CORAL SPRINGS, FL – Signs of financial distress from Covid-19 are on display every Wednesday at a food distribution site in Coral Springs where hundreds of families wait in a long line of cars to get a box of produce.
“People are coming to us – they need help, especially with food,” said Rabbi Avraham Friedman, executive director of Chabad of Coral Springs, which organizes the food distribution.
The pandemic crippling the American economy is predicted to increase poverty to levels not seen in close to a half-century.
With jobs vanishing at startling rates, a wave of hardship is hitting residents of cities across the nation, including wealthier places such as Coral Springs, where median family income is $77,629.
In Coral Springs, the poverty rates has doubled since 1990, according to city data. It’s gone from 5 percent rate in 1990 to 10 percent in 2020.
The city’s poverty rate is lower compared to 14 percent in Broward County and 15 percent in the United States.
Poverty has increased in Coral Springs as more minorities have moved into the city in the past 20 years.
National data shows that African-Americans and Hispanics account for higher rates of poverty than whites in many communities.
The African-American population in Coral Springs has gone from 3 percent of the city’s populations in 1990s to 21 percent in 2019, according to city data. The Hispanic share of the total population grew from 7 percent in 1990s to 28 percent in 2019.
There’s no clear indication yet of whether poverty will go up in Coral Springs due to Covid-19, although studies done by Columbia University show a sharp rise in poverty across the nation if unemployment rates continue to rise.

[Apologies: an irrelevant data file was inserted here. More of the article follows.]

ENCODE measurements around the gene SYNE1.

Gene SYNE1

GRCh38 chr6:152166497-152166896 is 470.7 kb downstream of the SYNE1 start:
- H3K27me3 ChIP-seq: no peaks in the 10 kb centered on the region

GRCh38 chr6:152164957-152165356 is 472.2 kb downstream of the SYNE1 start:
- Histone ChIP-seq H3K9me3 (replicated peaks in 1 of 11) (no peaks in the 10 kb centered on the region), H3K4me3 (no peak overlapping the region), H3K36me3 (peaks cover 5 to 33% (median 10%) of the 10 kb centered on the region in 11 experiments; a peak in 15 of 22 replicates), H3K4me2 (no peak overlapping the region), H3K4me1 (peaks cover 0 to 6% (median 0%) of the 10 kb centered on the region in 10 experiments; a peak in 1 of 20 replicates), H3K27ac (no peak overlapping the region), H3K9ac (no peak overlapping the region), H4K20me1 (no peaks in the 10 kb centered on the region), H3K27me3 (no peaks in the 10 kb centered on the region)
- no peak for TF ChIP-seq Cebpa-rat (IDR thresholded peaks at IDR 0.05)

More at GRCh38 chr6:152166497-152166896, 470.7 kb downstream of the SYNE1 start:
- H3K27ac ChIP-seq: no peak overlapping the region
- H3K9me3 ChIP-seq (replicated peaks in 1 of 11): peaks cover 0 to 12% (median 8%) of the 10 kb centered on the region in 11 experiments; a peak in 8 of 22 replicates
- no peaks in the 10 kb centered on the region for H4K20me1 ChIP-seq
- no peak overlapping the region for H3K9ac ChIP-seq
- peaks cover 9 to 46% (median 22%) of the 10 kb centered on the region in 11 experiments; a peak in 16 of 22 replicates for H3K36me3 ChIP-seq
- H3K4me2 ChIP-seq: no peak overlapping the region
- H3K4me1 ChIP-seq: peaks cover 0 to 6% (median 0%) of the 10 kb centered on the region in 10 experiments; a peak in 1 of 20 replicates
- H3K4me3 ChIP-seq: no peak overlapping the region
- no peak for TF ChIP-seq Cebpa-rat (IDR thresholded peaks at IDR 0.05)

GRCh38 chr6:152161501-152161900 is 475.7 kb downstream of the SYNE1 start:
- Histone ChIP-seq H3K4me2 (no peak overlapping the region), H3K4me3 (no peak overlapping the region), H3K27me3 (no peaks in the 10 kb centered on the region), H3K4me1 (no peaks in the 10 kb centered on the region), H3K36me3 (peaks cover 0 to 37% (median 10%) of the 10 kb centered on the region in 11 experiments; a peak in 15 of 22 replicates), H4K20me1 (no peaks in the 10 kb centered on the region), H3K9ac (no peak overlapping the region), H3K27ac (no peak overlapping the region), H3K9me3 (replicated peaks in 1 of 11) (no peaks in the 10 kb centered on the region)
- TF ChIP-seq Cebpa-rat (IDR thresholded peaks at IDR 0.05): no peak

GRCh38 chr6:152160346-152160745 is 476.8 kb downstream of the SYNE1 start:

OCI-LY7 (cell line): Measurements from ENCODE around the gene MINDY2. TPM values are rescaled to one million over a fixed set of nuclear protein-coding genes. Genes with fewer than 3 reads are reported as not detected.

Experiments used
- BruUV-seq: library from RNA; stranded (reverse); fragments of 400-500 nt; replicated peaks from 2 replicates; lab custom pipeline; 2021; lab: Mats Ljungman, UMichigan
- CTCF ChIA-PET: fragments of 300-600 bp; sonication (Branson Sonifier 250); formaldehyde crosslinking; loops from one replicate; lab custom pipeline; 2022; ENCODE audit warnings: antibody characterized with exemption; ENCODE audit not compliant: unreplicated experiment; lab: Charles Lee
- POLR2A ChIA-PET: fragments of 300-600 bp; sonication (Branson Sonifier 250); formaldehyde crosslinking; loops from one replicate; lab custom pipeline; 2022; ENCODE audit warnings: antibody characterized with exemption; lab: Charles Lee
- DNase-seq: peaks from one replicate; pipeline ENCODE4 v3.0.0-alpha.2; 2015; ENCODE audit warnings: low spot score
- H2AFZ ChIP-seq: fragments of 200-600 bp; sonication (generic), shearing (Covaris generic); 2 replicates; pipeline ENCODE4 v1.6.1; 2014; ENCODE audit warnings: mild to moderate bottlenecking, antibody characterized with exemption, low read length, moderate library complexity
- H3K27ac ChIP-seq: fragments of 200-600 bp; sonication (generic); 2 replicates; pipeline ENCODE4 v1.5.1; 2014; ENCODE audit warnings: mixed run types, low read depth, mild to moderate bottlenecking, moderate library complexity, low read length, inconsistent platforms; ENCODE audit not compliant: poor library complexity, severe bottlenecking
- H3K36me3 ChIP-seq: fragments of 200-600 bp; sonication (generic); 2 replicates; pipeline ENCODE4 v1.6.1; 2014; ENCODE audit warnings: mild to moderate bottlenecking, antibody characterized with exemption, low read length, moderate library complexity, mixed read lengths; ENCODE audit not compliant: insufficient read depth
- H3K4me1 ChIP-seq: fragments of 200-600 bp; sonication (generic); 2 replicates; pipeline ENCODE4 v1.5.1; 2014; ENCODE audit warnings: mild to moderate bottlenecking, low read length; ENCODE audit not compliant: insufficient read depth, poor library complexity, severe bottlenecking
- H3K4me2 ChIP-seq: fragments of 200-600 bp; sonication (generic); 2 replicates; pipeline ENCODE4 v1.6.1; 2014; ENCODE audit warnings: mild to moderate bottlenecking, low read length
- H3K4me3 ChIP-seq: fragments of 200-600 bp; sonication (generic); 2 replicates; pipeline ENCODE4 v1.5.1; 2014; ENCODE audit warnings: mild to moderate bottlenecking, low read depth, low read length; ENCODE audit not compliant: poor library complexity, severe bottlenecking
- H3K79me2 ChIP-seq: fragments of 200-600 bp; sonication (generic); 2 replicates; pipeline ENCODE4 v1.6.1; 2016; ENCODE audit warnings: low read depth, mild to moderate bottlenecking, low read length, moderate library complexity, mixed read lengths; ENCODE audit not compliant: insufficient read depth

But there are plenty of indications of distress facing families in Coral Springs.
In addition to the growing number of people showing up to get food at Chabad of Coral Springs every week, congregants at many churches are stepping up to help others in need by paying for food, car bills, and other important expenses.
While helping fellow congregants and others is a tradition at most religious institutions, the coronavirus emergency has heightened those efforts, said Randal Cutter, pastor of New Dawn Community Church in Coral Springs and co-chair of the Clergy Coalition of Coral Springs, Parkland, and Northwest Broward.
“There’s certainly more of that happening now than in the past,” Cutter said. “People are watching over each other to make sure everyone is covered.”
That’s particularly true for families with children.
Children raised in poverty, on average, have lower earnings, worse health as adults, and higher incarceration rates, data shows.
Whichever way the poverty rate goes during the pandemic will largely depend on whether unemployment goes up or how soon it will drop.
Unemployment in Coral Spring was 10.9 percent in June – down from 15 percent in May, records show. It was 2.8 percent in February.
For the moment in Coral Springs, families going through economic distress are getting help mainly through the food distributions.
Friedman said he may push to get deliveries of more boxes of produce donating from Simply Fresh, if more and more families keep showing up.
The families getting food aren’t required to provide any information, so it’s hard to know the difficulties they are facing, he said.
“What’s clear is that people aren’t getting paid. That’s the reality,” Friedman said. “People are thanking us and telling us, ‘this is putting food on our table.’”
He added: “The need is there. We see it.”
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